This additional set of symbols was called to my attention by Jim Gaites. He points out that the movie keeps returning to birthdays. Heywood Floyd first makes an extra-long distance phone call from the space station to earth, where his daughter, Squirt, is having a birthday. Not long thereafter, following the elaborately symbolized sexual conception and gestation sequence, God (Hal-Discovery) is born into the starry black universe. Then, inside the spaceship, Frank Poole has a birthday: he receives a birthday phone call from his parents. Finally, in a virtual reenactment of Hal-Discovery's birth, the star-child is slowly born: the camera moves gradually from the bed into the black monolith, which slowly fills the screen and becomes the same starry black universe into which Hal-Discovery was previously born. You might even want to count the day when Moonwatcher learns to use a bone as a weapon - a tool - as the birthday of man. And you definitely should count the day Bowman slays Hal as the birthday of higher man: higher man is born when he "kills" God by ceasing to believe. We "eternally" return to birthdays.

Derek Heatly has two more observations involving things I didn't notice. The first concerns the number eight. Carolyn Geduld, in Filmguide to 2001, offers a Freudian-Jungian interpretation of 2001 with which I strongly disagree. One aspect of her argument is that "Kubrick seems to be fascinated by the number four" (p. 34). Through somewhat contrived counting - she treats the three-dimensional, six-sided monoliths as being four-sided, for example - she counts 7 fours in the movie. To illustrate the absurdity of her argument, I show that 2001 has at least 30 threes, 21 sixes, and 17 eights. Heatly raises the count of eights to 18 by observing that the elevator doors on the moon lander Aries have eight transparent panels arranged in two columns of four. Meanwhile, I am raising the count to 19 by noticing that the food trays used by Bowman and Poole have a combined total of eight food wells.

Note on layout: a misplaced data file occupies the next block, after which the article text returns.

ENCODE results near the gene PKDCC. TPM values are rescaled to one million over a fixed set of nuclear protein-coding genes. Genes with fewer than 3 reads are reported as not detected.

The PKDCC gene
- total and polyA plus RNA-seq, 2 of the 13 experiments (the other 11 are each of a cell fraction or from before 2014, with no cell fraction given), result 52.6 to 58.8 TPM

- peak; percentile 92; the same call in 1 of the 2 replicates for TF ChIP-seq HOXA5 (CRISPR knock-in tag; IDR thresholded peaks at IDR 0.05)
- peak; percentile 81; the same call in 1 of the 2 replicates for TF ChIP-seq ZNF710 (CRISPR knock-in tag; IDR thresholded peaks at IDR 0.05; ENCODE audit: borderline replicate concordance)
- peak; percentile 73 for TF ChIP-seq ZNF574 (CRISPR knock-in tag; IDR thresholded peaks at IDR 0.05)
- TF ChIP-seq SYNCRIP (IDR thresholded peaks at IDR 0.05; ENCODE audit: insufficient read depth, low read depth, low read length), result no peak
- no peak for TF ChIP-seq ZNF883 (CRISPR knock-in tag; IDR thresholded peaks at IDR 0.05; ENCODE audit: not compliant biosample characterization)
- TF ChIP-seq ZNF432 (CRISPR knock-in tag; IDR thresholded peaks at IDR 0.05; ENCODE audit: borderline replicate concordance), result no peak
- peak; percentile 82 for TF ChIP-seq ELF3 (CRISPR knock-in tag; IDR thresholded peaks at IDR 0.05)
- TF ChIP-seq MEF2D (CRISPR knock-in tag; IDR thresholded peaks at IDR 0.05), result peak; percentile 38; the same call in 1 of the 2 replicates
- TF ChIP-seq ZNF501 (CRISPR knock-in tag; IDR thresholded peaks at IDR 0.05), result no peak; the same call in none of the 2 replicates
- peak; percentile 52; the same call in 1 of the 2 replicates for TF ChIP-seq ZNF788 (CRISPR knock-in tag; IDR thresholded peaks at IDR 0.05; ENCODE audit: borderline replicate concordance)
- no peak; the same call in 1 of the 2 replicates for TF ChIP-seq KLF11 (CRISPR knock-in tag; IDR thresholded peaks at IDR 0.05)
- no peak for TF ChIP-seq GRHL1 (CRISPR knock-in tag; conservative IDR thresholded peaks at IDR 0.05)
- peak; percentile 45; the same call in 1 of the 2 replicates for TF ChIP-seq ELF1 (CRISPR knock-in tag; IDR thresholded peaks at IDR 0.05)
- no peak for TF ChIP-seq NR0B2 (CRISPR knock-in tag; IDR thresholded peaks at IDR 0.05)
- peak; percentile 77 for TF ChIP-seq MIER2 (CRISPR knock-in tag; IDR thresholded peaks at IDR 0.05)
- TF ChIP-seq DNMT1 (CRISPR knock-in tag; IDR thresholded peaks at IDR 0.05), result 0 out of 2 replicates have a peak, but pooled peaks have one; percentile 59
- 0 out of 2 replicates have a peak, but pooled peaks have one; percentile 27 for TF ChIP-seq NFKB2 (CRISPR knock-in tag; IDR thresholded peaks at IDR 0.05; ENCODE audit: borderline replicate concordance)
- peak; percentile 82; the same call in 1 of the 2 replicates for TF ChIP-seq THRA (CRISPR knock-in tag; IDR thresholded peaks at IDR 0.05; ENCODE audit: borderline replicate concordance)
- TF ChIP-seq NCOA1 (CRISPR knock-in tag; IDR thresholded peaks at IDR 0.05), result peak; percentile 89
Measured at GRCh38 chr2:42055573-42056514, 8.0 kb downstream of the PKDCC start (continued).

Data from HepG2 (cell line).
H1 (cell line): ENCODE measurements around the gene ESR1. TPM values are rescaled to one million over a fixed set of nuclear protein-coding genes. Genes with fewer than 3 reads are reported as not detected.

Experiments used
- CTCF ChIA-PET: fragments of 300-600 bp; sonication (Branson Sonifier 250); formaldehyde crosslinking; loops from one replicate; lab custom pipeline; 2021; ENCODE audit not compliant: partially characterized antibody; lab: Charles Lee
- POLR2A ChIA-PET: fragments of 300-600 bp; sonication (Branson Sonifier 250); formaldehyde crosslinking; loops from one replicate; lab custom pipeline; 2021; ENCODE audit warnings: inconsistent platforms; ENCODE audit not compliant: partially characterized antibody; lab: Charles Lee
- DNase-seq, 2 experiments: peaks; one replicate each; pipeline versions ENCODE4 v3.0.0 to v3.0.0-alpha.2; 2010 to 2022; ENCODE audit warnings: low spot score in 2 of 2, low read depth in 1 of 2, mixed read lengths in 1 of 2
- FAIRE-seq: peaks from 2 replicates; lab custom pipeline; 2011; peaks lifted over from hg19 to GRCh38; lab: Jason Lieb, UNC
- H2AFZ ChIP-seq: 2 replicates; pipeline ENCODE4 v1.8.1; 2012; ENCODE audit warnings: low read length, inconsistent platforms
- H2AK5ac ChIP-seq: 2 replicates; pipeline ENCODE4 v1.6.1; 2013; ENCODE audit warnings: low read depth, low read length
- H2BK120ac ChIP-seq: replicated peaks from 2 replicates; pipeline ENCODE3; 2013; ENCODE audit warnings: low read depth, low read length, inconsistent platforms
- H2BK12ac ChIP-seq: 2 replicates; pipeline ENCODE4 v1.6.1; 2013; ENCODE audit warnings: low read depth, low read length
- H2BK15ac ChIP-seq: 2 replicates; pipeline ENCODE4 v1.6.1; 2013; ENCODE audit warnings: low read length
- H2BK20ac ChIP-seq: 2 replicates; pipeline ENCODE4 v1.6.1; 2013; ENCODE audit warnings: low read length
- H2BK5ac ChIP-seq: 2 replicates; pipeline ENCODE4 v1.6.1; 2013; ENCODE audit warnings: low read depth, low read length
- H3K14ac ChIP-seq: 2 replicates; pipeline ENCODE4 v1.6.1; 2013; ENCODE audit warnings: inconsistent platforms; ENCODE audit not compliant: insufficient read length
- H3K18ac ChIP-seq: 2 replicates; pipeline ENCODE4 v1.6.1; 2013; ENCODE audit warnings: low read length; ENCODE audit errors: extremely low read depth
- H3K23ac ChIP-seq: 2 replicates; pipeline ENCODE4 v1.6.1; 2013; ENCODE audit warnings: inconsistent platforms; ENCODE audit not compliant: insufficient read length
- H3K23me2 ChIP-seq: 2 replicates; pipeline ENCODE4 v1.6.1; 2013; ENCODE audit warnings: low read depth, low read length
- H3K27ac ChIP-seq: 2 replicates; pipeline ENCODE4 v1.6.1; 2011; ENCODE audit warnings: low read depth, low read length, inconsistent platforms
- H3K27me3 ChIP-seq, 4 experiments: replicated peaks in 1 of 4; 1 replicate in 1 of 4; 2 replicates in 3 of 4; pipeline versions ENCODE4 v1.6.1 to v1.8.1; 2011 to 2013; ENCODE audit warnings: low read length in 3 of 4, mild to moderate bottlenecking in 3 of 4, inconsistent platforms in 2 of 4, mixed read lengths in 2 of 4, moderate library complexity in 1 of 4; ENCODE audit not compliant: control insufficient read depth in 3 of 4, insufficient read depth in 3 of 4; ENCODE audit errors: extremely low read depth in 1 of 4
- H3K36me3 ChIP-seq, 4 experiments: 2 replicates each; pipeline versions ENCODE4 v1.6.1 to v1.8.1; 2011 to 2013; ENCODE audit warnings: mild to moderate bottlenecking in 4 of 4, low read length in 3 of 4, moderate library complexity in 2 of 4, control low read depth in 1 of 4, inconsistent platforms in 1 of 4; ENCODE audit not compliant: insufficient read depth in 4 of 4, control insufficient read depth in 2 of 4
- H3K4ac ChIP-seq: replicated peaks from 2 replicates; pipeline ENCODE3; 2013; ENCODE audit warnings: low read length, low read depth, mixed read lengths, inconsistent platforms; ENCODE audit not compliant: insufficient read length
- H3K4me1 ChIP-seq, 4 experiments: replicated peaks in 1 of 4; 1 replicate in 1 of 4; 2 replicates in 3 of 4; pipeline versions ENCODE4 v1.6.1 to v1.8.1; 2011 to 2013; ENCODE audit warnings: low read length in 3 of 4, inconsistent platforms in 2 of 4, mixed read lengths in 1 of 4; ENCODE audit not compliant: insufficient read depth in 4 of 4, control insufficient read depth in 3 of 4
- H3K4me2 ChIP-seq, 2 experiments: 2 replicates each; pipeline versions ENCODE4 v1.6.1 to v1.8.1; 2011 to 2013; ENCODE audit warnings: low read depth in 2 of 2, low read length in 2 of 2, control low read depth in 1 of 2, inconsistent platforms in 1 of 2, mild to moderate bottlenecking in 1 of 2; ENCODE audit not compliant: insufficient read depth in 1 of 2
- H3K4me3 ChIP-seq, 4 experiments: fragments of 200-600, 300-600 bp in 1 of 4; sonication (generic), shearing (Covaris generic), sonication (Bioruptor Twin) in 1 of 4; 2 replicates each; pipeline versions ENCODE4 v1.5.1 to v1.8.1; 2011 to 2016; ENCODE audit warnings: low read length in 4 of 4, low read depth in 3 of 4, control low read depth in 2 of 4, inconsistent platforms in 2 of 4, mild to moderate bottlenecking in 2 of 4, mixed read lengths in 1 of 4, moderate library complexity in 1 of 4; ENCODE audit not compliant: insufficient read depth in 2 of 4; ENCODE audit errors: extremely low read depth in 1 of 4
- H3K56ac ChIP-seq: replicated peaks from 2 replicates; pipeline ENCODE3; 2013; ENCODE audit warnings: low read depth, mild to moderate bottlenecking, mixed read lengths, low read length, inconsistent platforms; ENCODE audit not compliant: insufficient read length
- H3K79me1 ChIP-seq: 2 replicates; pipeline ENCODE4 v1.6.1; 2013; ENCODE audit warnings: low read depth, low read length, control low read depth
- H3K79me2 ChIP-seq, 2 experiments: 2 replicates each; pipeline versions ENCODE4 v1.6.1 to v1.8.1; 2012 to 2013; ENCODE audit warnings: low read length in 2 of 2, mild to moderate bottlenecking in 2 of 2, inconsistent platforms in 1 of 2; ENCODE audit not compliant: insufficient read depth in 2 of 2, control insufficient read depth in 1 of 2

Heatly also observes that, at Clavius (where the briefing takes place), Heywood Floyd has an ID badge bearing the number 355. That number could be symbolic. I thought it might be the number of pages in one of the translations of either The Odyssey or Thus Spake Zarathustra. In checking listings of used books for sale on the web, I found that Walter Shewring's Oxford University Press translation of The Odyssey has 349 pages. But I couldn't find a translation of either book that has 355 pages. If anybody knows of another edition of either book that has 355 pages, or if anyone can think of any other association between 355 and something in one of the allegories, I'd like to hear from that person.

I'd also like to find out what the symbolism is - I'm sure it's there - in the scene where the moon lander, Aries, is coming in to land while three space-suited astronauts on the moon's surface move about in the foreground. Because Aries' entering the moon (the fertilization scene) precedes the birth of God (Hal-Discovery), I thought this scene might symbolize the biblical scene in which the three wise men see the star that anticipates the birth of God. (Jesus was God incarnate according to John 1:14.) The "wise men from the East" (Matthew 2:1) have come to be regarded as magi, Zoroastrian priests from Persia (east of Judea), so the "three wise men" idea does tie in with the Zoroastrian overtones of the allegory. (The name Zoroaster is a Greek corruption of Zarathustra, the name of the Persian prophet who founded Zoroastrianism.) But Aries, which is descending, doesn't make a good star symbol: it isn't stationary, and it doesn't shine down. So I rejected the hypothesis. I am now waiting to hear from someone who has figured out what the real symbolism is.